Dick O’Kane was eager to fight. At the U.S. Sub Base in Brisbane a few days earlier, he learned that his first submarine, the elderly USS Argonaut, had been reported overdue and presumed lost—after a depth charging by a Japanese destroyer in waters near New Britain, not far from the Wahoo’s present transit area. What better way to avenge this personal loss, O’Kane thought, than by using the training he gained from Argonaut to help Wahoo score against the enemy? After three war patrols, O’Kane knew that submariners liked being on a boat with a good combat record. They wanted skippers and execs who could conduct a war patrol that would make them proud.
As for the crew’s view, Yeoman Sterling sensed Wahoo was different this time out, with a strong spirit growing in her. There was more of a feeling of freedom, of camaraderie, Sterling thought, of men being trusted to get their jobs done. The ship was no longer uptight but relaxed, though still taut and alert. The yeoman thought that Wahoo would make her own luck.
Heading for Wewak, Mush Morton posted additional lookouts at the bridge—rather than submerging at a much-reduced speed. Daylight surface running was a new innovation, since U.S. subs usually spent the day submerged when they were anywhere near enemy air searches. Morton’s bold tactic did not sit well with everyone. Some Wahoo junior officers, going into battle under the aggressive new skipper, had qualms—and wondered whether their skipper wasn’t taking too many chances. George Grider, a tall, thoughtful pipe-smoker from Memphis, Tennessee, believed some of Mush Morton’s bolder comments during Wahoo’s second patrol reflected the absence of a reasonable degree of caution. Running on the surface in daylight near Japanese airfields seemed to Grider to be rash, if invigorating. With Captain Morton on the bridge, Grider was Officer of the Deck (OOD) when the lookouts spotted a plane in the far distance. Grider prepared to scramble down the bridge hatch for the expected crash dive.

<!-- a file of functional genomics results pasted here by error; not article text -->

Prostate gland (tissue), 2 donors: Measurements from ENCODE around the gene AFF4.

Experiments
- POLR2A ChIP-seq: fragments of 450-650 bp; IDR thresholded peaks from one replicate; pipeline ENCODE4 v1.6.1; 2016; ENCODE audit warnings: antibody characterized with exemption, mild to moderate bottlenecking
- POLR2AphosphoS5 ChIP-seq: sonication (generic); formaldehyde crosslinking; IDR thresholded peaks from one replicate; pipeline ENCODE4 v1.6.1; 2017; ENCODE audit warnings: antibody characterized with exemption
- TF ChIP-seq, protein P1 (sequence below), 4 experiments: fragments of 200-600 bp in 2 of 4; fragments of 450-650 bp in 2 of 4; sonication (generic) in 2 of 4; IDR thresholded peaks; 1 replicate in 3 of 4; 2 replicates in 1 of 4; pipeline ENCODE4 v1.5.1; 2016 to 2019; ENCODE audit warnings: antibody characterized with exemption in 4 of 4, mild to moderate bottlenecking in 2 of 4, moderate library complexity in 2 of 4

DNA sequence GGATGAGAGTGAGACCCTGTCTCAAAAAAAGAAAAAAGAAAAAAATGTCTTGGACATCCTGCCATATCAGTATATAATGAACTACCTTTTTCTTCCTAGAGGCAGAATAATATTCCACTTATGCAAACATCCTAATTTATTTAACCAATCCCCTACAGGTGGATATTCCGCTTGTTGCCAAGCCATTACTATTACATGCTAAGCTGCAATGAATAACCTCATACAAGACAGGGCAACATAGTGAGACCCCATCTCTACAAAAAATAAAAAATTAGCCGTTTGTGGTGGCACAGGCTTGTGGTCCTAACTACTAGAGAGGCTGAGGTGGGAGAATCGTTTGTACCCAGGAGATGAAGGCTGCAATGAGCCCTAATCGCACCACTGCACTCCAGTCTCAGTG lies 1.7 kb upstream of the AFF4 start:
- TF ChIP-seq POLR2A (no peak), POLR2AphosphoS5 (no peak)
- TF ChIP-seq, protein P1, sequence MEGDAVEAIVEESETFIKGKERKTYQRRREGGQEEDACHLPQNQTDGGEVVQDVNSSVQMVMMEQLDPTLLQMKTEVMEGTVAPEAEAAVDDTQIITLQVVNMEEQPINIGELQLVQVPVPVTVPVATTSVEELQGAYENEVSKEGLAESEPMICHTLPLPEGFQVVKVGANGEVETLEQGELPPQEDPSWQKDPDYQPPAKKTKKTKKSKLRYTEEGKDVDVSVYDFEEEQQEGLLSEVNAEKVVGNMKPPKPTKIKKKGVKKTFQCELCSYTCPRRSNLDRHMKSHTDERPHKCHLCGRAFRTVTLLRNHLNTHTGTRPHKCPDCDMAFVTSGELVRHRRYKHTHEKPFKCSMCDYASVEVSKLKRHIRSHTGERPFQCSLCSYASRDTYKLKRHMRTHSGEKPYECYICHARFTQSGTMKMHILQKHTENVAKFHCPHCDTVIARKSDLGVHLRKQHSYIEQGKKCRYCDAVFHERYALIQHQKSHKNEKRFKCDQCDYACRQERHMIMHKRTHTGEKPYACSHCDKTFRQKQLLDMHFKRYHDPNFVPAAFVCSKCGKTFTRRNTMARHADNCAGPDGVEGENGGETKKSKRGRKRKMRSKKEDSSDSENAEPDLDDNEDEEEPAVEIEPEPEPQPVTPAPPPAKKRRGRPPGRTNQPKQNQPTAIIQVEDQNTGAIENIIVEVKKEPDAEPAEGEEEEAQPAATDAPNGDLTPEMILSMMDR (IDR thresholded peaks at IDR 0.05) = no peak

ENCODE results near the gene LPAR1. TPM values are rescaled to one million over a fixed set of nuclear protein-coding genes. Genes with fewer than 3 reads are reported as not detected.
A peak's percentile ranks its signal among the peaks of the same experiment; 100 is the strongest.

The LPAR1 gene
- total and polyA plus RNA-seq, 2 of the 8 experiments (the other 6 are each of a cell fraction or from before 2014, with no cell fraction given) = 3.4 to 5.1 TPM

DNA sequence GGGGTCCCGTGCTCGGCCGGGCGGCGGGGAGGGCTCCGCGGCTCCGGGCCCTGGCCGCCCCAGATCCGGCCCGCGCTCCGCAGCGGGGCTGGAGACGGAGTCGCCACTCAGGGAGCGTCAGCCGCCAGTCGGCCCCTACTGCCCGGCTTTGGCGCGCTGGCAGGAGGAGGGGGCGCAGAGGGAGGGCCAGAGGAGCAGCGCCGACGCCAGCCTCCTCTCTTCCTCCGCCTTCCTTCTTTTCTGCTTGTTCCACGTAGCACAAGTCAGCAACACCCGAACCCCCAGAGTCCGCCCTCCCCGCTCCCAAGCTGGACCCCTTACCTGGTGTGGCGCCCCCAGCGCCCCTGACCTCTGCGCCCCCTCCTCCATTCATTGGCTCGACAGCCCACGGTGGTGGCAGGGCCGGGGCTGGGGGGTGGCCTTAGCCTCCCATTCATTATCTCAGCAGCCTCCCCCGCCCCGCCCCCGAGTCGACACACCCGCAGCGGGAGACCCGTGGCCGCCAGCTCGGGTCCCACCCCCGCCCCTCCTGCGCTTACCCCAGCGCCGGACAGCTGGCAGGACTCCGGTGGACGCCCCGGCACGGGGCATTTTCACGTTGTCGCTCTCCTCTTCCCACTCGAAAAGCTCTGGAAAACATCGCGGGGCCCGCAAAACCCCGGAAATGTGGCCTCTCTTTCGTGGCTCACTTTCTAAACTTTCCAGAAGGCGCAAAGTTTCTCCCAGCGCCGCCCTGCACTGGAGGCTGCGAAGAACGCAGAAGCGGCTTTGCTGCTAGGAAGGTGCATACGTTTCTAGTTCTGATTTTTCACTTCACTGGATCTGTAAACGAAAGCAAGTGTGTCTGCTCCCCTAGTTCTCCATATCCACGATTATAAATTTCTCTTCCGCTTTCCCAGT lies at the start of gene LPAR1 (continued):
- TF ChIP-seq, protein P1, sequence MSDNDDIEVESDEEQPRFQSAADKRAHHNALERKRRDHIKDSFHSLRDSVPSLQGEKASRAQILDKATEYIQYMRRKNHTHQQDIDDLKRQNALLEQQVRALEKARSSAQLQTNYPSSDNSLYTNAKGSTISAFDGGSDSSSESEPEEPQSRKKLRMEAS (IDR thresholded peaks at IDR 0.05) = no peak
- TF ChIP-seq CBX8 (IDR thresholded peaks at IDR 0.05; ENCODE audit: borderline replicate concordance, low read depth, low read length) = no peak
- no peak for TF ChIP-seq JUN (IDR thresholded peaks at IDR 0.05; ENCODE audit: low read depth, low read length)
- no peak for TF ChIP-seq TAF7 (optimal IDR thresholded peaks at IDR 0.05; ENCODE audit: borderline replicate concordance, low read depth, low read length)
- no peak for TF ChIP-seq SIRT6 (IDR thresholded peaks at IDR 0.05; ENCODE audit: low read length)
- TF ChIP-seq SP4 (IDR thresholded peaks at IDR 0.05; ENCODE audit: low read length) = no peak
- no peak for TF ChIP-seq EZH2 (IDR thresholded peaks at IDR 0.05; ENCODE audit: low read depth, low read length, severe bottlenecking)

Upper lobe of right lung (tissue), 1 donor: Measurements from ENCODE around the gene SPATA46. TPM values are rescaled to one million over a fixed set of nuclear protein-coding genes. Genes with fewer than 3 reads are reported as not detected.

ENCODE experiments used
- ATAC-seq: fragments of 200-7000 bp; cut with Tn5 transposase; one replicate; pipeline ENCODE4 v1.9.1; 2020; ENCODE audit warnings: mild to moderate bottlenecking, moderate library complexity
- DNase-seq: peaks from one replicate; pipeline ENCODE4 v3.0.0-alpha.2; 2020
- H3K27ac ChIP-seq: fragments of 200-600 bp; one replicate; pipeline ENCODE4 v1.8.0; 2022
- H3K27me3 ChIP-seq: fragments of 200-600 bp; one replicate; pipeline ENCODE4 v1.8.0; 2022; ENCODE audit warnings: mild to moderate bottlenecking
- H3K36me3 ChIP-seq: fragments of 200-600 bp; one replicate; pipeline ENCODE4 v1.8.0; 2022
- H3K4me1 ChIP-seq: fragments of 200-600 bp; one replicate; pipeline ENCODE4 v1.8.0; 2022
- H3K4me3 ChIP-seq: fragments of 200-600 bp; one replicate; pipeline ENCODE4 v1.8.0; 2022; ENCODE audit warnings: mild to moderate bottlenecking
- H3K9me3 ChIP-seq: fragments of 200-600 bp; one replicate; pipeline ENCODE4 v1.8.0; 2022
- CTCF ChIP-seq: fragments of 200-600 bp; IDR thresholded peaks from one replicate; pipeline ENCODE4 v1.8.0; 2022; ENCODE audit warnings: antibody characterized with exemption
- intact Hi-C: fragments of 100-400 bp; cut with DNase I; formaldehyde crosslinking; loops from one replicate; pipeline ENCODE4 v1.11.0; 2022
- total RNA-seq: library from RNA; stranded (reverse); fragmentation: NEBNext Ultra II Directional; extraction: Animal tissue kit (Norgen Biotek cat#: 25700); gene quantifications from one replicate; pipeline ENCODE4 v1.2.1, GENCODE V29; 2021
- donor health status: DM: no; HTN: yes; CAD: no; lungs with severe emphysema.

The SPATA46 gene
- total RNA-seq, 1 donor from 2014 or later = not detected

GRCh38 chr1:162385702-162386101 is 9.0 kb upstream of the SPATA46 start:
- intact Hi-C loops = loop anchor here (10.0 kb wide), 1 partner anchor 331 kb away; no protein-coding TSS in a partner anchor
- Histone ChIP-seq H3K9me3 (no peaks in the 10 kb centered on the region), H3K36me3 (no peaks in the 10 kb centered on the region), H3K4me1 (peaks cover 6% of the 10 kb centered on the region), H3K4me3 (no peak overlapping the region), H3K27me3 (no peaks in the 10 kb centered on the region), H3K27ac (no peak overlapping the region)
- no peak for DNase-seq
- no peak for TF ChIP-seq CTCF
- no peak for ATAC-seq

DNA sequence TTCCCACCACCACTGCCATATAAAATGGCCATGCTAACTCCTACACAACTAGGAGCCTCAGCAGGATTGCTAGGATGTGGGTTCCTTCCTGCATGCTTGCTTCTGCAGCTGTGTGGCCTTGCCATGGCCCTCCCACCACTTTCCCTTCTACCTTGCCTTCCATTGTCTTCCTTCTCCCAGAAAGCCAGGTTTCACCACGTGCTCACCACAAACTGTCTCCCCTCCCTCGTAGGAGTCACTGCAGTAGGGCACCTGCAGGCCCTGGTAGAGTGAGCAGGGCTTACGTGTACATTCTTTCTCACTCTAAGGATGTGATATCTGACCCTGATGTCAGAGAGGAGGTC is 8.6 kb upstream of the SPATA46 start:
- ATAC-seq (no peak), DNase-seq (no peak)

“Let’s wait till he gets in to six miles,” Mush Morton said quietly.
“Great Lord,” Grider thought, “we’re under the command of a madman.” The enemy plane closed to 61/2 miles and then veered away. By not diving, Morton saved hours. The tactic had worked, Grider grudgingly admitted, but he wasn’t sure he was in favor of it.
Entering Vitiaz Strait, from Wahoo’s flying bridge Captain Morton watched the skies for Japanese planes. A lookout reported a Mitsubishi bomber that had sneaked in four miles away.
“Clear the bridge,” Morton ordered. “Dive! Dive!”
“ahoogah, ahoogah.” Two raucous blasts sounded from the diving klaxon. Lookouts tumbled below through the bridge hatch to the conning tower, followed by Grider and Morton, who ordered, “Take her down.” The bridge hatch clanged shut. The Quartermaster dogged it down.
“Green board,” reported Chief of the Boat, Russell “Pappy” Rau at the “Christmas tree” control board. “Pressure in the boat.”
Wahoo slipped quickly beneath the surface. The main air induction valve had slammed shut with a wheeze. Water gurgled into the ballast tanks as air hissed and sputtered out. Throbbing diesels abruptly stopped as the ship shifted to battery-powered, electric drive to run smoothly under water. Wahoo was closing Wewak and Morton decided to run submerged the rest of the day.
In the control room, the officers discussed tactics. George Grider suggested that the instruction “reconnoiter” meant to take a periscope look outside Wewak harbor, and simply note the shipping activity.
Captain Morton countered, “No, boy, the only way you can reconnoiter a harbor is to go right into it and see what’s there.” With that, George Grider glanced in consternation at fellow officers—Roger Paine Jr., lean, dark-haired with a ready smile who ran the torpedo data computer; and Richie Henderson, tall, thin, and serious. It was clear, Grider decided, that the captain had advanced from rashness to outright foolhardiness. It would be crazy for Wahoo to submerge and enter an enemy harbor whose very location on the map they couldn’t pinpoint.
Excerpted from The Bravest Man by William Tuohy. Copyright © 2006 by William Tuohy. Excerpted by permission of Presidio Press, a division of Random House LLC. All rights reserved. No part of this excerpt may be reproduced or reprinted without permission in writing from the publisher.